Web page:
“There was a concern that suddenly becoming part of a bigger organization that we might lose some of the things that made Proletariat special,” Brown mentioned.

She continued: “No matter how much trust we have for management […], things can change. I started in the industry 14 years ago, I’ve been laid off more than once. I’ve watched benefits change and get worse. There’s no control over it. But if we’re bargaining collectively, if we get these things in writing, there are mechanisms in place to make sure that we have a voice.”

Raven Software and Blizzard Albany each gained their union votes in 2022. The subsequent step for them is negotiating a contract with Activision Blizzard; each unions can have separate contracts. Should Proletariat’s staff vote in favor of their union, they’ll do the identical, once more with their very own, separate contract.

Activision Blizzard’s response to earlier unionizing efforts has been in distinction with Microsoft’s so-called labor neutrality settlement. The settlement, signed with CWA, implies that Microsoft is not going to intervene with organizing efforts on the firm — neither with present Microsoft staff, or with staff doubtlessly becoming a member of Microsoft as half of its $68.7 billion deal to purchase Activision Blizzard (at present topic to a Federal Trade Commission lawsuit).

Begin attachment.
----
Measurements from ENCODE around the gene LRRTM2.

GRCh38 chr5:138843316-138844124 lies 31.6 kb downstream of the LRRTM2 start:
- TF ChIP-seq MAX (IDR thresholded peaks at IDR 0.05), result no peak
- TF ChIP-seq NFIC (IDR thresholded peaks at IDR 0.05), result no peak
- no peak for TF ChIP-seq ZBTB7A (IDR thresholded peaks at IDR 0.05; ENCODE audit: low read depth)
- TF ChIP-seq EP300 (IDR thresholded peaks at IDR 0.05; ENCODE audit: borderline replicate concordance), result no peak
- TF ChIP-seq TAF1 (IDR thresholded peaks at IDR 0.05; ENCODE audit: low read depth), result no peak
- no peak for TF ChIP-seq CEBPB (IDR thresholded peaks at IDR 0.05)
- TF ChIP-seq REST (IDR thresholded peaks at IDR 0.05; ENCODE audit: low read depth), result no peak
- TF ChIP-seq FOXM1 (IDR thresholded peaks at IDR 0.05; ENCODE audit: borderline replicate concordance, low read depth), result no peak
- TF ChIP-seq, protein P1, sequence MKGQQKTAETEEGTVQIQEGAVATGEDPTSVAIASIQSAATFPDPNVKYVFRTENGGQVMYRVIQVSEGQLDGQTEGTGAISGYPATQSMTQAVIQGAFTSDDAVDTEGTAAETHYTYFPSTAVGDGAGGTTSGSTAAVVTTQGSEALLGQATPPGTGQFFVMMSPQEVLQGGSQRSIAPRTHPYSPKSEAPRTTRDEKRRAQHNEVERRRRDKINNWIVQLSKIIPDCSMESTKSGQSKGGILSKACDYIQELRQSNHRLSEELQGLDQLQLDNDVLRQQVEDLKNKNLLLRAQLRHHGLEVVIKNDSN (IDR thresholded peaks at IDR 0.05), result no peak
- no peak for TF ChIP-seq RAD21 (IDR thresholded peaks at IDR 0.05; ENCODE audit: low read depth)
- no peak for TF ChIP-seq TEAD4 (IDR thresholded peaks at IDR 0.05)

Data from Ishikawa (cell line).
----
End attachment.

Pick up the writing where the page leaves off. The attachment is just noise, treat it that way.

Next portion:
That settlement was examined late final yr when QA staff at ZeniMax Media, chargeable for franchises like The Elder Scrolls, Doom, and Fallout, introduced their intention to unionize. Microsoft agreed to acknowledge the union after a speedy vote outdoors of the NLRB; the corporate was in a position to sidestep so much of the paperwork as a result of of the neutrality settlement. ZeniMax QA staff voted by way of union authorization playing cards and a web-based portal, the place a supermajority of staff pledged support for the union.

“Proletariat as a company has always had strong values of transparency and respectful collaboration and understand why those values are important to us,” Yost mentioned. “We believe that unionization is the culmination of these values, and we want to work collaboratively with management. We hope they’re going to choose to remain neutral and voluntarily recognize our union.”

Update (Jan. 9): This story has been up to date to embody remark from Activision Blizzard.

Update (Jan. 10): On Monday, Proletariat management printed a weblog through which it declined to acknowledge the Proletariat union, forcing the union to a vote with the National Labor Relations Board. Proletariat management described the corporate as “pro-worker.”

The Proletariat Workers Alliance disputed that, saying that not recognizing the supermajority of signed union playing cards is anti-union. “Their actions this week have been right out of the union-busting playbook used by Activision and so many others,” staff wrote in an announcement. “Management held a town hall last week which disappointed many of our workers. The meeting was inappropriate due to its anti-union influence.”

Workers continued: “We can decide for ourselves if we want a union. We don’t need help from management. We need — and deserve — respect and neutrality. We want to do right by our team and collaborate with management without contention. We can help make Proletariat the best it can be by having each others backs.”